Saturday, August 22, 2009
photo: Doug Mills, The NY Times
There was some controversy this week about Obama's Editorial about health care, which ran last Sunday. The story was covered well by Editor and Publisher.com. Originally, syndication fees were charged, until publisher complaints influenced the editors to release the article for no charge.
"The charging issue sparked a flurry of comments among members of the National Conference of Editorial Writers, including several who blogged about it on their Web sites," the article states.
"Editorial Page Editor Mark Mahoney of the Post-Star in Glens Falls, N.Y., wrote, You'd think the president of our country would want all of his constituents to have that information, in order to help them make a thoughtful decision on his health care plan. But apparently, that explanation isn't for all Americans -- just those who live in communities where their local newspapers are willing to pay for it. (We're not, by the way.)'"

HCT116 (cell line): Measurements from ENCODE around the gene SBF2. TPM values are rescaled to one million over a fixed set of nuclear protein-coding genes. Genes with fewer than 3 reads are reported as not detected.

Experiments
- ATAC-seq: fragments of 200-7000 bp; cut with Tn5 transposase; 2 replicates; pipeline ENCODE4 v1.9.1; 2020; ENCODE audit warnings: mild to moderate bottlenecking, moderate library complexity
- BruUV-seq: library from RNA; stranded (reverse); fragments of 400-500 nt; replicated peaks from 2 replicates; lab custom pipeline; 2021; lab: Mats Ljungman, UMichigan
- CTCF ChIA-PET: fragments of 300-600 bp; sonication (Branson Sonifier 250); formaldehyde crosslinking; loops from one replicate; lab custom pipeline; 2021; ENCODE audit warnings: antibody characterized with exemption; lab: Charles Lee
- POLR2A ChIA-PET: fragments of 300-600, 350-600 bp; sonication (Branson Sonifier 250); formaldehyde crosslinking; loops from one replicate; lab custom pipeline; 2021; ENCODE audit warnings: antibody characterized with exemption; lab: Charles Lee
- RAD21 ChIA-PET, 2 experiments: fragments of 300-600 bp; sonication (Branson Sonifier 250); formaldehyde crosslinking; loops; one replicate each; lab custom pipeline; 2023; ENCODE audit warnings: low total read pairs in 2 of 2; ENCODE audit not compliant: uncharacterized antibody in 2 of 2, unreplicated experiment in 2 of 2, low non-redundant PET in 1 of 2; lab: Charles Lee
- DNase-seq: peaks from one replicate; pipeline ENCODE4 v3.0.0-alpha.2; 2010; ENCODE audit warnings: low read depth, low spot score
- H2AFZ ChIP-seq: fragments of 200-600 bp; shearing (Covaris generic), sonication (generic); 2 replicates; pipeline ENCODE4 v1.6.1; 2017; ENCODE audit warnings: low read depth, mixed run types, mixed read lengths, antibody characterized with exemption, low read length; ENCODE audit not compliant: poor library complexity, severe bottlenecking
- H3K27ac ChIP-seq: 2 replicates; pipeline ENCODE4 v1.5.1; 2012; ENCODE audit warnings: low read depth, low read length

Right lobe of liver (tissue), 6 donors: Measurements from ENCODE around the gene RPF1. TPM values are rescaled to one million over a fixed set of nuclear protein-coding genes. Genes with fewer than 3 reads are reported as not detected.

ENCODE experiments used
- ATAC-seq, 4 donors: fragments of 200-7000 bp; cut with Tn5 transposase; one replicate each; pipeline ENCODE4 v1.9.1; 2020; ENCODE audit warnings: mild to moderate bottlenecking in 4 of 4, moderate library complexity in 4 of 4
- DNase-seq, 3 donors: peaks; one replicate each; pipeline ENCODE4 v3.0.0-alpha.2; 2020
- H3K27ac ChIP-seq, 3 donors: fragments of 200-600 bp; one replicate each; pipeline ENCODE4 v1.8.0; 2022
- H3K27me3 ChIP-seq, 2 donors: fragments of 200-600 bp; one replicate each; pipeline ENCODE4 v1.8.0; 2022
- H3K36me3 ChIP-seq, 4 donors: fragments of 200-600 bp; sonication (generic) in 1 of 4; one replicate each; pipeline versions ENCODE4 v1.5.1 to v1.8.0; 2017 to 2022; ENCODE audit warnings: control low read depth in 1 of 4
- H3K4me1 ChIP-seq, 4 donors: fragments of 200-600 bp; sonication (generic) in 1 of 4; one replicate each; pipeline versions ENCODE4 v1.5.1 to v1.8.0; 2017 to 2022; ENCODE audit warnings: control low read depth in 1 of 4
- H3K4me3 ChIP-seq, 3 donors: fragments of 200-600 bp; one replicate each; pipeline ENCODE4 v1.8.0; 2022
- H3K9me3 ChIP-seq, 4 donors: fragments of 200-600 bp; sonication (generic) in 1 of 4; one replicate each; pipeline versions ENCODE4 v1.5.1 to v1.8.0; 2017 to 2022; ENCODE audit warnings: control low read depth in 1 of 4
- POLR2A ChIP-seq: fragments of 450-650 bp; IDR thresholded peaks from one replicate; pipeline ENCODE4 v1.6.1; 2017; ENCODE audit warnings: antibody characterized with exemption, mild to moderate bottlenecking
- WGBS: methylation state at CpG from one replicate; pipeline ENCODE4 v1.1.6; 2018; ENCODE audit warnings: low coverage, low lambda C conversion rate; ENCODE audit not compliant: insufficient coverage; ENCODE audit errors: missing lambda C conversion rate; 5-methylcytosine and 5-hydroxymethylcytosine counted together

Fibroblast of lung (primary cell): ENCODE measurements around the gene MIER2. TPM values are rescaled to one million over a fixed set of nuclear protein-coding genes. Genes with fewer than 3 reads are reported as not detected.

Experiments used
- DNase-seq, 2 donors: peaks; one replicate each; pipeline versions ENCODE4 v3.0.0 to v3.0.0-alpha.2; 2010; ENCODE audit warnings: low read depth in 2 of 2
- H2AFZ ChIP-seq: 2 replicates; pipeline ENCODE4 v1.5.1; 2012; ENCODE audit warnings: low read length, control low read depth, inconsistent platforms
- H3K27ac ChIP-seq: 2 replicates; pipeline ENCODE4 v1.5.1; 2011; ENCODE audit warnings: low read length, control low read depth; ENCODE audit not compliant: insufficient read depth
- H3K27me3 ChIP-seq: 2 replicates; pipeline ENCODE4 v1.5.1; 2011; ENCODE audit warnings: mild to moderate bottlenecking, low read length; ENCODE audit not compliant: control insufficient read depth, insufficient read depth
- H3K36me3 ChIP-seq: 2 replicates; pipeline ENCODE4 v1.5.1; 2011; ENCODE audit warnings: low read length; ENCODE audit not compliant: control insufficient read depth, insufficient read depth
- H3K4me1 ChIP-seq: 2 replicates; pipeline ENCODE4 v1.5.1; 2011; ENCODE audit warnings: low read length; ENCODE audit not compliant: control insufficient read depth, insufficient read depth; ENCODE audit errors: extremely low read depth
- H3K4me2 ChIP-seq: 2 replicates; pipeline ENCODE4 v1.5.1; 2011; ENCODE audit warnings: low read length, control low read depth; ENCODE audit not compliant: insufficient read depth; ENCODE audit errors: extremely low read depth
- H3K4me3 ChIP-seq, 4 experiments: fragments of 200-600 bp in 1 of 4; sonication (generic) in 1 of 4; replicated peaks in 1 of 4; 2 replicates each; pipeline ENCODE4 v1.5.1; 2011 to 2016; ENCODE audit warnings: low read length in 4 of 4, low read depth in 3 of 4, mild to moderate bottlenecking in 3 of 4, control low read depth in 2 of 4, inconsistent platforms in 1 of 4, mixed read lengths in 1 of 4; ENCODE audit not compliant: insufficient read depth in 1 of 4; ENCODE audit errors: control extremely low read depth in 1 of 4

The irony here of course is that here is an article promoting health care for those who needed it most, from the middle class on, and yet how can the communication be understood if the readership is limited? Isn't it like saying we should all get sandwiches for lunch, and then only providing them to those who already have the bread?
Maybe a social networking/Facebook approach would have worked better.
By the way, the letter is very good, but that's not the point. It brings to mind a larger issue from a journalistic standpoint:
*Should newspapers waive syndication depending on the author and content of the piece?
*Sometimes, syndicated articles are obvious, and sometimes not. Should there be a standard format for revealing this information?
*When should a letter to the editor be used as the primary communications vehicle (versus social media), or should both automatically be used?
What do you think?